A medic transfers a patient on a stretcher from an ambulance outside of Emergency at Coral Gables Hospital where Coronavirus patients are treated in Coral Gables near Miami, on July 30, 2020.

    Chandan Khanna/AFP via Getty Images

    Forty-two hospitals had no available beds while 35 hospitals had just one, the agency said.

    MORE: Faces of some of the more than 150,000 lives lost in US to coronavirus

    Three counties -- Monroe, Nassau and Okeechobee -- had no available ICU beds.

    These numbers are expected to fluctuate throughout the day as hospitals and medical centers provide updates.

    10:50 a.m.: Birx warns about increases in percent-positivity in 9 cities, California Central Valley 

    Dr. Deborah Birx, the White House coronavirus task force coordinator, is warning states about an increase in test-positivity rates in nine cities across the country, as well as in California's Central Valley.

    According to Birx's Wednesday call with state and local officials obtained by the Center for Public Integrity, Baltimore, Atlanta, Kansas City, Portland, Omaha and California's Central Valley all remain at a "very high level." 

    People stand in line to get tested for COVID-19 at a free walk-up testing site on July 11, 2020 in Atlanta.

    People stand in line to get tested for COVID-19 at a free walk-up testing site on July 11, 2020 in Atlanta.

    Elijah Nouvelage/Getty Images

    Three other cities, Chicago, Boston and Detroit, which Birx described as in the "green zone," have seen a "slow uptick" in their rate of positivity.

    Plexiglass surrounds a blackjack dealer at the MGM Grand Detroit casino, Aug. 5, 2020, in Detroit.

    Plexiglass surrounds a blackjack dealer at the MGM Grand Detroit casino, Aug. 5, 2020, in Detroit.

    Carlos Osorio/AP

    Washington, D.C., is not considered in the "green zone," but has also seen an increase in its rate of positivity.

    Birx stressed that local officials must look at the increases "very carefully" to ensure they're kept under control.

    MORE: A COVID-19 vaccine will still save lives even if it's not 100% effective, experts say

    She specifically referenced several states, including California, Indiana, Illinois, Kentucky, Nebraska, Ohio, Tennessee and Virginia, noting that their COVID-19 trends are “concerning."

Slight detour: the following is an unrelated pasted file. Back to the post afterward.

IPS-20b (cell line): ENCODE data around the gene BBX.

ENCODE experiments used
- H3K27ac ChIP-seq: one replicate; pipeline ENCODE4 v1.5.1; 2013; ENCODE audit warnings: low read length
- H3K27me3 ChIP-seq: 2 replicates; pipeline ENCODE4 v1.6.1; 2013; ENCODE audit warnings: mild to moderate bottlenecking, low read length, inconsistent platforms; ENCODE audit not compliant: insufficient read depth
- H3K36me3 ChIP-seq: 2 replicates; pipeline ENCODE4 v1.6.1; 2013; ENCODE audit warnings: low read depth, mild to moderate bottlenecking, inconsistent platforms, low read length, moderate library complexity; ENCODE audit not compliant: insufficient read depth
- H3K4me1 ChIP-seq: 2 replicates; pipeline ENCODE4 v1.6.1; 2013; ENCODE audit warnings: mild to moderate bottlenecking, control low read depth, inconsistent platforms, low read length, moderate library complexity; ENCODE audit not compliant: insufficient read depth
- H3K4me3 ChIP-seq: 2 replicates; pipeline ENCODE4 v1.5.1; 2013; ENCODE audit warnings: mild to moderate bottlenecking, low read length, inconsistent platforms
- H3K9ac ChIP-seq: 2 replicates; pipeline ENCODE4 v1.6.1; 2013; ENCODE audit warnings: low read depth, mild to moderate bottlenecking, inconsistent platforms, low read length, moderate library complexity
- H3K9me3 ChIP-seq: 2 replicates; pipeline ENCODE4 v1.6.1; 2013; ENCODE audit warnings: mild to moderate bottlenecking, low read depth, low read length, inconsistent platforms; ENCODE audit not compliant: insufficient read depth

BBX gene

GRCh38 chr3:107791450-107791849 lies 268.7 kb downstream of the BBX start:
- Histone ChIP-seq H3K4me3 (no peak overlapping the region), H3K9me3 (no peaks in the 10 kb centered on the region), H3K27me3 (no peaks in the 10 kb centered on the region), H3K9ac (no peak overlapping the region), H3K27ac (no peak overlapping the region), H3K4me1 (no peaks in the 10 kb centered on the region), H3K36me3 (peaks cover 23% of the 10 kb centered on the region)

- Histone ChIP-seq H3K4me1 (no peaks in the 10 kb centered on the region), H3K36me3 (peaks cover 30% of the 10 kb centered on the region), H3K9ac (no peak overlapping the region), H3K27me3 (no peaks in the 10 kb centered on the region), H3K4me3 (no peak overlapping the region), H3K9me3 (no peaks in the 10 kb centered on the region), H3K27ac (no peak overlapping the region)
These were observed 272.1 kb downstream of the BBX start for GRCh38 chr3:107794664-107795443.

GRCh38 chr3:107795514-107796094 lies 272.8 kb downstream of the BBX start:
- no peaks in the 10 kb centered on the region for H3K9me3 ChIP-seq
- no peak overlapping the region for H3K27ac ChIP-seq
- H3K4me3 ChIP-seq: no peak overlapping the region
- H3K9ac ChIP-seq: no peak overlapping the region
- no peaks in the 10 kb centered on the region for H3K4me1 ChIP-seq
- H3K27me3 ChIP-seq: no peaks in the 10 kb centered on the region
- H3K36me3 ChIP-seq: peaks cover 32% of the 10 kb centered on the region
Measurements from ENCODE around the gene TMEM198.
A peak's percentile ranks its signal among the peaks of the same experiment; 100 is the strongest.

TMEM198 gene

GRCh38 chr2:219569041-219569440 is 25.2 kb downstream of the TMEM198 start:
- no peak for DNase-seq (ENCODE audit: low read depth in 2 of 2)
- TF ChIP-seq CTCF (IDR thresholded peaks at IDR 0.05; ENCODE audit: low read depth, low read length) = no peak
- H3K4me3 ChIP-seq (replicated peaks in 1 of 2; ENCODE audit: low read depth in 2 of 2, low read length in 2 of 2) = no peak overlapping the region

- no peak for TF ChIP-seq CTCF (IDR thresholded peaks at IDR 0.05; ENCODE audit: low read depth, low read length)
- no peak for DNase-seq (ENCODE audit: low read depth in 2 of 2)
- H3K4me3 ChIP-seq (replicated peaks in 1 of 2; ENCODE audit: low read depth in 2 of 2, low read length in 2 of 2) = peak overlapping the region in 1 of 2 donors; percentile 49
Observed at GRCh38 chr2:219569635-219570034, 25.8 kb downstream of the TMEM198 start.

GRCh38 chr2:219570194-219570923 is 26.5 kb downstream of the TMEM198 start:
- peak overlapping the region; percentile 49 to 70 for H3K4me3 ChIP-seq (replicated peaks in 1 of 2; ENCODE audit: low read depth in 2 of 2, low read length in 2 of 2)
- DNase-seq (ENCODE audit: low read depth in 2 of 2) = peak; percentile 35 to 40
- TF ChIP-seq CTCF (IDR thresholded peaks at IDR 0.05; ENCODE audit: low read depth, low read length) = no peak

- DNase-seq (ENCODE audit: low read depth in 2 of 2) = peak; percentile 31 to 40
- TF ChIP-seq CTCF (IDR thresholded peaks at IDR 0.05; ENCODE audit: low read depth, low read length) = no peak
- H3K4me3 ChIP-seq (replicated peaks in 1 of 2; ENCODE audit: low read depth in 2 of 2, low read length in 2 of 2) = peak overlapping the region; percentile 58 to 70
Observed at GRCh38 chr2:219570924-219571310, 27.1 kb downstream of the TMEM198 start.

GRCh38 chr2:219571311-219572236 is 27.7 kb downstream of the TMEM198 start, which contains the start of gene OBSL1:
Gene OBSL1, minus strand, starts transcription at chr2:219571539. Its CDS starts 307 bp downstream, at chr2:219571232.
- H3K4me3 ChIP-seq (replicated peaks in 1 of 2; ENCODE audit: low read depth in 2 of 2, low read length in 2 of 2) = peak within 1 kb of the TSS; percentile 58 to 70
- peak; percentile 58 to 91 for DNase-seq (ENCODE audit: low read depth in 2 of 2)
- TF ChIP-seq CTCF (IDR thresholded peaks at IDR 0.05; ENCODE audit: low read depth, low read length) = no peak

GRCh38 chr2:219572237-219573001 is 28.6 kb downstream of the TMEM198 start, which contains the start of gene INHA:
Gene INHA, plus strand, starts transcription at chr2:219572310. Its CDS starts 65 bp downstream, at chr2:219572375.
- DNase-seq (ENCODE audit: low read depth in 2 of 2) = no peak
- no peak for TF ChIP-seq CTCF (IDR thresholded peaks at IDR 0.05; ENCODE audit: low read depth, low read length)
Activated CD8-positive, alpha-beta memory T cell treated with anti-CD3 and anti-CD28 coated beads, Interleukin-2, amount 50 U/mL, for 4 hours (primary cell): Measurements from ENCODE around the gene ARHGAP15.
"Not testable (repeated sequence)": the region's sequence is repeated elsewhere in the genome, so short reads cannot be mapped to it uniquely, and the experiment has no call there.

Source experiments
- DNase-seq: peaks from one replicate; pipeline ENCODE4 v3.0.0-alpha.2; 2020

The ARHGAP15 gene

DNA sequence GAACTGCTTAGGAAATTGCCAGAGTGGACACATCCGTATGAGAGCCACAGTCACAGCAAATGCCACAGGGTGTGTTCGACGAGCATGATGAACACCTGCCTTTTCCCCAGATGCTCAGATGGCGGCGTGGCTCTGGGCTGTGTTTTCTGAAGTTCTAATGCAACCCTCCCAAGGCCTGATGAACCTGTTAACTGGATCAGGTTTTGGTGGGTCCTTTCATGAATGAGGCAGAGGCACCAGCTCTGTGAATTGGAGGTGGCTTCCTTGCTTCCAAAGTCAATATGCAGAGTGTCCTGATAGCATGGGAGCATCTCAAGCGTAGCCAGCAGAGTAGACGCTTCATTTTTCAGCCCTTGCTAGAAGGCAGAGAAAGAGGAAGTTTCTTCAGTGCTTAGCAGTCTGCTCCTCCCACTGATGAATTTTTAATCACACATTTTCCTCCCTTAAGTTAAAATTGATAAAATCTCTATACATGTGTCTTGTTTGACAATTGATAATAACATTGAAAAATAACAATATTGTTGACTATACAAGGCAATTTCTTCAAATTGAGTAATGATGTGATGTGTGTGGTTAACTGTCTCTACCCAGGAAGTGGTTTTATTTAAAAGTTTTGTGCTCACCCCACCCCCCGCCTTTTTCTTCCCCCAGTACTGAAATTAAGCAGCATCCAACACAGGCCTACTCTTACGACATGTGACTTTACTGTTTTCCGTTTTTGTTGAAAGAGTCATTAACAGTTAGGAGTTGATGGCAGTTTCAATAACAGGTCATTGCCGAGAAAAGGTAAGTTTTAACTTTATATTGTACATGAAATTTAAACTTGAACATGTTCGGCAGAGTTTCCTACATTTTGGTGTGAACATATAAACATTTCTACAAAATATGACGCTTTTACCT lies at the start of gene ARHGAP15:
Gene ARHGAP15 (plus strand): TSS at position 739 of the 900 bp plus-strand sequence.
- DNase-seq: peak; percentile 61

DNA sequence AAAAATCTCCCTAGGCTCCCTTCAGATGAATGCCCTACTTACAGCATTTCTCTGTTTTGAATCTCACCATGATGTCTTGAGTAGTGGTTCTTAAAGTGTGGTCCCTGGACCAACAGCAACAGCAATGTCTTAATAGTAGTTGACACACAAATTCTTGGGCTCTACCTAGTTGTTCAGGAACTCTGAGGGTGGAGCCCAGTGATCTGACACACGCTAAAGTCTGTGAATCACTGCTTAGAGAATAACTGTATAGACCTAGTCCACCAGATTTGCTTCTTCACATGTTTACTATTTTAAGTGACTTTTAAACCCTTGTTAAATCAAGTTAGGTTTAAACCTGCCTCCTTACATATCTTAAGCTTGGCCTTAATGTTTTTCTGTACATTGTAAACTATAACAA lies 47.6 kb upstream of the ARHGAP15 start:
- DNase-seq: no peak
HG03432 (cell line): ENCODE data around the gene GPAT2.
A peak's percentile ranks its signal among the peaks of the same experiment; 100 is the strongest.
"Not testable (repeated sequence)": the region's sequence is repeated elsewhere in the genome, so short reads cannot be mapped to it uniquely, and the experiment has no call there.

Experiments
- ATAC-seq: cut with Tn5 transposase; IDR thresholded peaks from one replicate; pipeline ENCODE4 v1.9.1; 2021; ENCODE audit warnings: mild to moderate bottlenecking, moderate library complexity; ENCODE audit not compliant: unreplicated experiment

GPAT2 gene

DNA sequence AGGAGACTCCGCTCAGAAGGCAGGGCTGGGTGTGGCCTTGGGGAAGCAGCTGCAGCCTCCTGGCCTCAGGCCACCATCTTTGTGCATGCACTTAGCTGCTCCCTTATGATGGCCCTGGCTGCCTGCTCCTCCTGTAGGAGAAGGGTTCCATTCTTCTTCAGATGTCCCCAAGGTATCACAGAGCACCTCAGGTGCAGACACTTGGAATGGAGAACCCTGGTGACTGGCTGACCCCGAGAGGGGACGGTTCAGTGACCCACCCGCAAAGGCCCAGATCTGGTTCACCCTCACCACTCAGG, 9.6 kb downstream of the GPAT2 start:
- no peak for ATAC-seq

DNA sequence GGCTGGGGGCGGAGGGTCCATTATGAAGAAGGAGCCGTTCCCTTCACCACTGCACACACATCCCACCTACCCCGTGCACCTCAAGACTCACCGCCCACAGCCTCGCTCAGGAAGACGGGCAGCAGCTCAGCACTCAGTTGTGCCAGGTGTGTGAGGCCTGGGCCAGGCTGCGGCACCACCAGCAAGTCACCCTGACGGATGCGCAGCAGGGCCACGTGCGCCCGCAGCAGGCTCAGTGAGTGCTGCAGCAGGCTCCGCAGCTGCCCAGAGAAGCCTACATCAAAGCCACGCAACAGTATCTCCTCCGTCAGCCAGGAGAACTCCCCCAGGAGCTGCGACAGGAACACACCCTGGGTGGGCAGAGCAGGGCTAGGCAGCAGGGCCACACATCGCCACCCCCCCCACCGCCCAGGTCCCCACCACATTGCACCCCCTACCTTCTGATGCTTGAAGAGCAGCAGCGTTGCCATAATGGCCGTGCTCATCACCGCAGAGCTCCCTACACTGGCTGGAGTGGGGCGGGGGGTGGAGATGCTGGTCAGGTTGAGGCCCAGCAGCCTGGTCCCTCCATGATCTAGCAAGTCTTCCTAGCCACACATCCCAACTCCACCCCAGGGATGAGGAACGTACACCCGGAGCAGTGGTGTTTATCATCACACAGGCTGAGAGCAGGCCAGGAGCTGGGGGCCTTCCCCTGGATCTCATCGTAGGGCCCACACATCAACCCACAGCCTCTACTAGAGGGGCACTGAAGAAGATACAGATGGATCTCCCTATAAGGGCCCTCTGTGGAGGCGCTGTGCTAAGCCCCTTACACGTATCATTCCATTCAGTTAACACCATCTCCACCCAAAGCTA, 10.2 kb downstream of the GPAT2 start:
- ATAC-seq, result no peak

The new concerns come as the country sees "encouraging" news across the South, according to Birx, as cases and test-positivity decline.

    10 a.m.: School district moves to virtual learning when over 90 staff members forced to quarantine

    Over 90 staff members in Georgia's Barrow County School System are in quarantine due to a confirmed COVID-19 case, a suspect case or direct contact with a confirmed case, prompting the district to make a last-minute switch to virtual learning, district officials announced Wednesday.

    Social distancing dividers for students have been placed in a classroom at St. Benedict School, amid the outbreak of the coronavirus disease (COVID-19), in Montebello, near Los Angeles, July 14, 2020.

    Social distancing dividers for students have been placed in a classroom at St. Benedict School, amid the outbreak of the coronavirus disease (COVID-19), in Montebello, near Los Angeles, July 14, 2020.

    Lucy Nicholson/Reuters

    The district had planned to begin the year with in-person and virtual learning.

    MORE: Clorox wipes and wireless mics: Here are teachers' 2020 back-to-school wish lists amid COVID-19

    "If today was the first day of school, we would have been hard-pressed to have sufficient staff available to open," Superintendent Chris McMichael said.

    Distance learning for all students will begin Aug. 17.

    MORE: School buses adapt to keep kids safe during COVID-19 crisis

    On Friday, district officials will "present a phased approach to bring students back into the classrooms as quickly as possible," the school system said.

    8:22 a.m.: France reports highest single-day rise in cases in over 2 months

    France on Wednesday reported its highest single-day rise in coronavirus infections in more than two months amid concerns about a resurgence in Europe.

    According to data published by France's national public health agency, the country recorded 1,695 new cases in 24 hours, the largest daily increase since May 30 when 1,828 new cases were identified in a 24-hour reporting period.

    People wearing face masks to prevent against the spread of COVID-19 walk past the Gate of Honor at the Palace of Versailles near Paris, France, on Aug. 4, 2020.